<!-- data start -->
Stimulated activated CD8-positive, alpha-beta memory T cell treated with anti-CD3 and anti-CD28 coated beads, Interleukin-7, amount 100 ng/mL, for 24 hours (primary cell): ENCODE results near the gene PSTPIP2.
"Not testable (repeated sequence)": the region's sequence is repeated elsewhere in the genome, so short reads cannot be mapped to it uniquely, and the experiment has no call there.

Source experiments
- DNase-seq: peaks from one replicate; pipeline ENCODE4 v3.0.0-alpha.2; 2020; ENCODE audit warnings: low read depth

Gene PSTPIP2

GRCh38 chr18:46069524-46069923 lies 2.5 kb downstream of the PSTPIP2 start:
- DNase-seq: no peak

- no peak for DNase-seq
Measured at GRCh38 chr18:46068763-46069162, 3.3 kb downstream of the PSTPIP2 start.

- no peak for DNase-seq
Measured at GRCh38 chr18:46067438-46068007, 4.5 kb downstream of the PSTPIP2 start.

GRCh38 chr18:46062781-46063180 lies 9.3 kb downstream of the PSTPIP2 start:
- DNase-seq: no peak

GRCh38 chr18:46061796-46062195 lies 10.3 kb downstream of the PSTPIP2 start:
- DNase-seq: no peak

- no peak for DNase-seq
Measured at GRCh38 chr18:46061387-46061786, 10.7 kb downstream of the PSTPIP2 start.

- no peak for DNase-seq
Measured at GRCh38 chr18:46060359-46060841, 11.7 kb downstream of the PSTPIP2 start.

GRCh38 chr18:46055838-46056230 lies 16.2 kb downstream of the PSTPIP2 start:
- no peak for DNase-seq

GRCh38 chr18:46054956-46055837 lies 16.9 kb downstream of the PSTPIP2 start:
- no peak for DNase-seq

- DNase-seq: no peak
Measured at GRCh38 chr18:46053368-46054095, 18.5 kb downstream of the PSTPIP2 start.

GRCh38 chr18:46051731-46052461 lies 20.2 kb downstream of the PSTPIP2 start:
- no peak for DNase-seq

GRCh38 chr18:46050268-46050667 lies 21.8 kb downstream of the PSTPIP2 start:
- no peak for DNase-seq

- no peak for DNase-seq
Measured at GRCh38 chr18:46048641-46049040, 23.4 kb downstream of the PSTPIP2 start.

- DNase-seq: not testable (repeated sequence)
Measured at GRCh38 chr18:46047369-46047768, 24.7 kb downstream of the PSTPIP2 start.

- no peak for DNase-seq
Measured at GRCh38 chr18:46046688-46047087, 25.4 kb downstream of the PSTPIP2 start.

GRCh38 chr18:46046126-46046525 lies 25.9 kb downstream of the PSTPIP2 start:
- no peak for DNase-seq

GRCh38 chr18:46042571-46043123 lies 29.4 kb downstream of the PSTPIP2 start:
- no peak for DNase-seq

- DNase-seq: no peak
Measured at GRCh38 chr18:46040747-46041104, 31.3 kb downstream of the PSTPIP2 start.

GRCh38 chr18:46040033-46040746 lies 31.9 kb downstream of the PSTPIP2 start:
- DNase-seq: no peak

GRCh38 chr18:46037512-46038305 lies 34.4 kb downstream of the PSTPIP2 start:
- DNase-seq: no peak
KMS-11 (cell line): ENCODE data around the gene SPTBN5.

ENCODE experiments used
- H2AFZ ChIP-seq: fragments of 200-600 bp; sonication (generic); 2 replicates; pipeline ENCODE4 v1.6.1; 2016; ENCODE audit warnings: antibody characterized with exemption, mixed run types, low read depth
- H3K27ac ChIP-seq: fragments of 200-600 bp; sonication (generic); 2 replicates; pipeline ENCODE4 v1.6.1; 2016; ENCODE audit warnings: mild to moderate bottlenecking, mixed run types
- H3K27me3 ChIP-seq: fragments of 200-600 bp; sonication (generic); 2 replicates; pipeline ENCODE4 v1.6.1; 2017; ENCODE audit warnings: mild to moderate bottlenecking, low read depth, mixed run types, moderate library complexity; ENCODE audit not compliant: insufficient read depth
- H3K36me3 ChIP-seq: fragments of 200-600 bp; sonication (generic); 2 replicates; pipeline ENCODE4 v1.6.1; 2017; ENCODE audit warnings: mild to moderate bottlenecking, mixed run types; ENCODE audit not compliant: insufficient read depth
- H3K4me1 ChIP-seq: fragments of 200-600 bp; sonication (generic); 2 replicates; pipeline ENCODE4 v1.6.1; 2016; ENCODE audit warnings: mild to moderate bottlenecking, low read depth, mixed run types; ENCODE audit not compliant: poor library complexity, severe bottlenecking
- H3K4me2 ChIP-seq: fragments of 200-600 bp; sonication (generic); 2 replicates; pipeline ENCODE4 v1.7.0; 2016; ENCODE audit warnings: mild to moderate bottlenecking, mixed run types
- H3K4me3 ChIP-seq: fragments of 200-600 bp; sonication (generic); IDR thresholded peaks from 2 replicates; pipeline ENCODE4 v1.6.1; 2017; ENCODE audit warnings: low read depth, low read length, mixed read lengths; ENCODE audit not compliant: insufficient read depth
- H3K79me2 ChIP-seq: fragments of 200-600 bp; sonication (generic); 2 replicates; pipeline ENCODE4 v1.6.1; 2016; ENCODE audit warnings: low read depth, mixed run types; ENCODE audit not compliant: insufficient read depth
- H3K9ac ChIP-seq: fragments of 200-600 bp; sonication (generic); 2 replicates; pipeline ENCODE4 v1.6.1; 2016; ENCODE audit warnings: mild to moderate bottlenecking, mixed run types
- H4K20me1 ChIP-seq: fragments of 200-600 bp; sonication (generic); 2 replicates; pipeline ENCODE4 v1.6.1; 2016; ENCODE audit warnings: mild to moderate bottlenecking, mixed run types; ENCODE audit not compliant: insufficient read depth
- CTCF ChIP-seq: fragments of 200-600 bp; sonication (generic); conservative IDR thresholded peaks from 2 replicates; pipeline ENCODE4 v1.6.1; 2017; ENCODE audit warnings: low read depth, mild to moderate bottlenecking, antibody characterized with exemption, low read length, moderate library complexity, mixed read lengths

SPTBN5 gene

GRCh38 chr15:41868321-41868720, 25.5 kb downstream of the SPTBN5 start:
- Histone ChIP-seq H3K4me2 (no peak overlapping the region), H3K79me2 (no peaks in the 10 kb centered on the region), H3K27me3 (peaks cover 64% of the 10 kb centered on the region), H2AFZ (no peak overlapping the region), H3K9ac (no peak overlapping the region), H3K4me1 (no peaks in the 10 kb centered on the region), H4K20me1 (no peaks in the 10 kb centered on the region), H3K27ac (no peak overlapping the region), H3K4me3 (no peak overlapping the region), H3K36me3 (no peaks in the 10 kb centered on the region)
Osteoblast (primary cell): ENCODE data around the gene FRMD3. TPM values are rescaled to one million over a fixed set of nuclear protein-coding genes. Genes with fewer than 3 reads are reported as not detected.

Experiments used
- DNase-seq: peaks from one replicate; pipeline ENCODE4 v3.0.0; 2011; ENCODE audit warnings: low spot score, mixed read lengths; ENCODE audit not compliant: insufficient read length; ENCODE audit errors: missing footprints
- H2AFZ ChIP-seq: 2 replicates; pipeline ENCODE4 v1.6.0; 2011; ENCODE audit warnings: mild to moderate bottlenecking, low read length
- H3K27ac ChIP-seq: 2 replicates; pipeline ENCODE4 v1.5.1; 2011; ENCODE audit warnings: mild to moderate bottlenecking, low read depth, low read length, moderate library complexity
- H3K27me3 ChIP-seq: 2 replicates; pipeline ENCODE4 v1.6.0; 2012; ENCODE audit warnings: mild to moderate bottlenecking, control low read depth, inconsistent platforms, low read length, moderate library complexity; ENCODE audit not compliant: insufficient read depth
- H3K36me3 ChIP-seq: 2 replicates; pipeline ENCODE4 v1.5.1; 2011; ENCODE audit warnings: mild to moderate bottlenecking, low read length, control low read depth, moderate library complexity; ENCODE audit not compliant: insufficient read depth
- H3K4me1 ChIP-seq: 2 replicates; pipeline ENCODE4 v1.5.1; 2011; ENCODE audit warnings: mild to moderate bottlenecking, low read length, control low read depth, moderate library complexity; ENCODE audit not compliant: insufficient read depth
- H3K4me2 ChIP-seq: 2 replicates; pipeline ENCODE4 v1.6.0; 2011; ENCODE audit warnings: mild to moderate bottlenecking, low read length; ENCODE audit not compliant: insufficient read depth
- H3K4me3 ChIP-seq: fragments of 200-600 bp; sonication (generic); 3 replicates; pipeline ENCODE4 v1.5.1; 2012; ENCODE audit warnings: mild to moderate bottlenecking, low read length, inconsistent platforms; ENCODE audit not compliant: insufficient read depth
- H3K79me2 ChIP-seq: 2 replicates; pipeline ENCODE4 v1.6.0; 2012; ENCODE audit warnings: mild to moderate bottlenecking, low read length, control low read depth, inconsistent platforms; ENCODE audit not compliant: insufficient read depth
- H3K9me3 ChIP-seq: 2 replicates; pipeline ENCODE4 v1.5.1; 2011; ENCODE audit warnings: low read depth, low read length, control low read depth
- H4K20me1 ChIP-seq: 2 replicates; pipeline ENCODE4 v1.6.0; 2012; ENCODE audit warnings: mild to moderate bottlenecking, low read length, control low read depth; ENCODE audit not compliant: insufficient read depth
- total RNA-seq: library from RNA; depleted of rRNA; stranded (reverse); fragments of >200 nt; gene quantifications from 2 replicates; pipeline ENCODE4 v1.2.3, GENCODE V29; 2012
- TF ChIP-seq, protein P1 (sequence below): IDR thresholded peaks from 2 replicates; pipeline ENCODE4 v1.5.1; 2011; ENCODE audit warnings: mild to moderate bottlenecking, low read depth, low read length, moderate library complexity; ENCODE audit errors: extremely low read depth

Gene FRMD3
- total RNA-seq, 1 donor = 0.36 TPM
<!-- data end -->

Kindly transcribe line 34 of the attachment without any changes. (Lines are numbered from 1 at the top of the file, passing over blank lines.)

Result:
- no peak for DNase-seq